What’s the best way to keep 7,000 marines and sailors happy in Iceland? How about buying them a beer?
All the beer…
According to the Military Times, NATO’s Trident Juncture exercise once drew the troops to the Icelandic capital, Reykjavik, where they flooded local bars shortly after disembarking.
The Americans soon filled the bars to capacity, Iceland Magazine reports. To the waitstaff, blogger, Eiríkur Jónsson wrote, it was like “fighting an overwhelming force,” said local blogger, Eiríkur Jónsson.
The siege of the suds lasted for four straight days, with more than one running dry before the Marines and sailors relented.
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Reykjavik’s beer supply has never before been in such danger of obliteration.
The Military Times indicated that that Sæta Svínið’s bar was one of the first to run out of beer. The bar owners joined forces to push back against the siege together, lending kegs to others who had endured heavy losses.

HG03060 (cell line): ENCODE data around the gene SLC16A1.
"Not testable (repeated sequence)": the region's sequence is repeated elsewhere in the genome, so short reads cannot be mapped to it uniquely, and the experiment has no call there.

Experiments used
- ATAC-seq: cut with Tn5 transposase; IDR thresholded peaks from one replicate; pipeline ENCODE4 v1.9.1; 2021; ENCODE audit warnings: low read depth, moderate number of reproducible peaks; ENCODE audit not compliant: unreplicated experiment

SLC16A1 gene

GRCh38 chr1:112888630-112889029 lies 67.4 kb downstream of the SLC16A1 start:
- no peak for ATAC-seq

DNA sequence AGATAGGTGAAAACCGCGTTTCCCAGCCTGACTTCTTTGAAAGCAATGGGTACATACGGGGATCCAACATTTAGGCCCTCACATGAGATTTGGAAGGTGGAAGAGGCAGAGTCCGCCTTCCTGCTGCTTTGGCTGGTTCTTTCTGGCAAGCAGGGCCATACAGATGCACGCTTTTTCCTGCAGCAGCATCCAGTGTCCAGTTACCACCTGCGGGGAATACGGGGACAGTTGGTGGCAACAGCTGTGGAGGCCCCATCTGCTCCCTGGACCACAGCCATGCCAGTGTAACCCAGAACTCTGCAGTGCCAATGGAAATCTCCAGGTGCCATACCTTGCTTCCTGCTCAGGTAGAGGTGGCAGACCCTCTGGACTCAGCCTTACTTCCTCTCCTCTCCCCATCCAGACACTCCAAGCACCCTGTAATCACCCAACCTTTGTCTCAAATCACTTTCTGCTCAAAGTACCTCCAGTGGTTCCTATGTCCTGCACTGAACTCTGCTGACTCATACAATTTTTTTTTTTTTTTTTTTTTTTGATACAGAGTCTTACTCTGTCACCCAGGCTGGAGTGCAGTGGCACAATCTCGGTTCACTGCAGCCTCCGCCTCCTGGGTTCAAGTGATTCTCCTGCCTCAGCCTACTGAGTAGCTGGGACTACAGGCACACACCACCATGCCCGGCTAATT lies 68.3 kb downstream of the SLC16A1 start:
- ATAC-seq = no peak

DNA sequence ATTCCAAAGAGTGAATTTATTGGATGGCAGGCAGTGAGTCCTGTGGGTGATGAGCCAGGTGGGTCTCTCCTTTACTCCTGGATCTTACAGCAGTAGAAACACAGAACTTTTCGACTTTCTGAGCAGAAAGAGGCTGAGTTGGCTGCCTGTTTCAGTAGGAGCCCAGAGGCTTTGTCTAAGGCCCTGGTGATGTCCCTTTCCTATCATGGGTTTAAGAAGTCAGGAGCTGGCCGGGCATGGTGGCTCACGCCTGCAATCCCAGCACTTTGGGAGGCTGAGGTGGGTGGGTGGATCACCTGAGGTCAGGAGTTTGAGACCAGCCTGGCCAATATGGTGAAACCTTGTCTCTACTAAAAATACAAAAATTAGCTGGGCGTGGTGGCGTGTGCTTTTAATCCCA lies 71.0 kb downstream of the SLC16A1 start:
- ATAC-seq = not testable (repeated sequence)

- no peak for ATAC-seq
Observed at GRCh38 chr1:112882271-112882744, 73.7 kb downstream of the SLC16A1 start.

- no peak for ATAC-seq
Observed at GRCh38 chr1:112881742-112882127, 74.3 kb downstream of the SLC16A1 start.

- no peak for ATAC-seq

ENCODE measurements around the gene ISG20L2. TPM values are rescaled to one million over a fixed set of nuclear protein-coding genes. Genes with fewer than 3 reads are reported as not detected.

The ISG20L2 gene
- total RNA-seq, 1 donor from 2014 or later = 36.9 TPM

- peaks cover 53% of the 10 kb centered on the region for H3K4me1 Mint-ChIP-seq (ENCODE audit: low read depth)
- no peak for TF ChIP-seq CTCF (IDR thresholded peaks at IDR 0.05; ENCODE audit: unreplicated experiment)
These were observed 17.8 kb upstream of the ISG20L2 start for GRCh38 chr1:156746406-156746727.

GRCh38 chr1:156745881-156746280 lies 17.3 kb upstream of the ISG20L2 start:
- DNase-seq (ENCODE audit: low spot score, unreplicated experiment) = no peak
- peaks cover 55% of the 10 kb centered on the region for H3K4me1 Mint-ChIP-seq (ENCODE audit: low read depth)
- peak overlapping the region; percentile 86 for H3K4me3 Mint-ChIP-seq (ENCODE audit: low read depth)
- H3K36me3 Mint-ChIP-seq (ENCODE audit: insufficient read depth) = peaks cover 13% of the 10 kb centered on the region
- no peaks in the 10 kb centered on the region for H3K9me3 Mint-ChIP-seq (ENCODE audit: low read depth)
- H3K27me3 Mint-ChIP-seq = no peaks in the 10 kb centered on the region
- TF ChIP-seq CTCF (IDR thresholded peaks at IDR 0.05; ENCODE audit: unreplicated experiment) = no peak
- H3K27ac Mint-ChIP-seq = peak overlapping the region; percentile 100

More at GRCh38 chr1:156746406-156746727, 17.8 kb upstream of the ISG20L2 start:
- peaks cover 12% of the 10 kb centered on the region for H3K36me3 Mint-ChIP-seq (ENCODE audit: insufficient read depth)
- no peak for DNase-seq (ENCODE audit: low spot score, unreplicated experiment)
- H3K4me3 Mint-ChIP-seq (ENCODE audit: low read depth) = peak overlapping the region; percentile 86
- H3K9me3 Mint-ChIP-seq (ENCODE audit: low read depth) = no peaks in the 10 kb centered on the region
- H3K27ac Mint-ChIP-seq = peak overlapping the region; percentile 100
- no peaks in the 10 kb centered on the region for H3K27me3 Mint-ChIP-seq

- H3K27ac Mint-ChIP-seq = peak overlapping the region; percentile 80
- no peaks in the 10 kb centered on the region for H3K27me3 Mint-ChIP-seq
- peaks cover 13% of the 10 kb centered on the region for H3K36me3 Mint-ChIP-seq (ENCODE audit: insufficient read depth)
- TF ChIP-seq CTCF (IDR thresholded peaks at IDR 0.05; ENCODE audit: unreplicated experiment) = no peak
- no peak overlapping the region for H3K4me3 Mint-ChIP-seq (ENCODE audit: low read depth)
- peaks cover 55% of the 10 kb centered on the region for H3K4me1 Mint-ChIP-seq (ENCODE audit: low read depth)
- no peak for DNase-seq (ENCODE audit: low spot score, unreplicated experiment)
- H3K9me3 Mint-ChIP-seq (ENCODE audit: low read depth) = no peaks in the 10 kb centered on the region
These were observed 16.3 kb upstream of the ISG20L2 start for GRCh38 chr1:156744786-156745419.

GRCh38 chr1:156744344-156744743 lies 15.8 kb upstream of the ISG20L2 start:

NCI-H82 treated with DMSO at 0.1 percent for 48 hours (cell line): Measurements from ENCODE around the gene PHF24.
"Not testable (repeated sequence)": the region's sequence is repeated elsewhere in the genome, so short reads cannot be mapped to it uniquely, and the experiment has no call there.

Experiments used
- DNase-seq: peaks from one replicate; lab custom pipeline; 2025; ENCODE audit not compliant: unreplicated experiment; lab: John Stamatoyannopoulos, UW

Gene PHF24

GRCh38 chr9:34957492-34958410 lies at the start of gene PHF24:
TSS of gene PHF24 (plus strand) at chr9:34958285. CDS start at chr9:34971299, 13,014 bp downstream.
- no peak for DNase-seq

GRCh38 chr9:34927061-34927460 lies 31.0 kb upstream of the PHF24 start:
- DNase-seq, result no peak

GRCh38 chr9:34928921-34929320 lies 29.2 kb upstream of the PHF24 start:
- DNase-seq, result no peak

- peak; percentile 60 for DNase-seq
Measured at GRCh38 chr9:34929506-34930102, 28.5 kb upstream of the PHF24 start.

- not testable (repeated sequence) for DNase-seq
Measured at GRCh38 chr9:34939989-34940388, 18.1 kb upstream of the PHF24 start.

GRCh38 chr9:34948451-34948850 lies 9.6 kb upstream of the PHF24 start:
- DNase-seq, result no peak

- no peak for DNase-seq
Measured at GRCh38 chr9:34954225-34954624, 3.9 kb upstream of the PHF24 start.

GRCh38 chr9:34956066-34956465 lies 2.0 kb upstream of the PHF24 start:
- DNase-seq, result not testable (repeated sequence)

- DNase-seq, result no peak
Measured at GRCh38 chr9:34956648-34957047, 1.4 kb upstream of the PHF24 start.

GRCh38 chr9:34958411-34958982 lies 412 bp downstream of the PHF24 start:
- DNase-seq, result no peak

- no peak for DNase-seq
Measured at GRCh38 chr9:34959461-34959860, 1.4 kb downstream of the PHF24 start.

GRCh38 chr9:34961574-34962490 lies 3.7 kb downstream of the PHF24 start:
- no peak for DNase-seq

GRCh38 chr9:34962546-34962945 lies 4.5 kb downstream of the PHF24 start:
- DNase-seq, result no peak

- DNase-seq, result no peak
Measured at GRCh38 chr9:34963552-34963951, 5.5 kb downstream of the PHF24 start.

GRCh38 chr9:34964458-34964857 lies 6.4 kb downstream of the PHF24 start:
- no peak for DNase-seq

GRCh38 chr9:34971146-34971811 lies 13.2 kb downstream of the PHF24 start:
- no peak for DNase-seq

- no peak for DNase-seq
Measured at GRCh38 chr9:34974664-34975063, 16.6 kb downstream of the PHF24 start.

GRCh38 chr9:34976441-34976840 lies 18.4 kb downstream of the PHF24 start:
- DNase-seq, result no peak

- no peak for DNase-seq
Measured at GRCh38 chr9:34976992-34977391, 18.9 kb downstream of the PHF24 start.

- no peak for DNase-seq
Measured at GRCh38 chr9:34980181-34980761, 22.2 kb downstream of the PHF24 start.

Reinforcements were ordered. But was there anyone who could deliver Reykjavik from the American assault?
Enter Iceland’s newest folk hero, brewer Ölgerð Egils Skallagrímssonar. He replenished the bars with enough beer to quench their patrons’ thirst, and saved the town’s watering holes from a less than fair Yelp review.
Over 40,000 military members from NATO-involved countries converged on Reykjavik during the Trident Juncture, equal to a third of the city’s entire population.
That’s a big bar tab!
See how they arrived in the video below.
Matthew Russell is a West Michigan native and with a background in journalism, data analysis, cartography and design thinking. He likes to learn new things and solve old problems whenever possible, and enjoys bicycling, going to the dog park, spending time with his daughter, and coffee.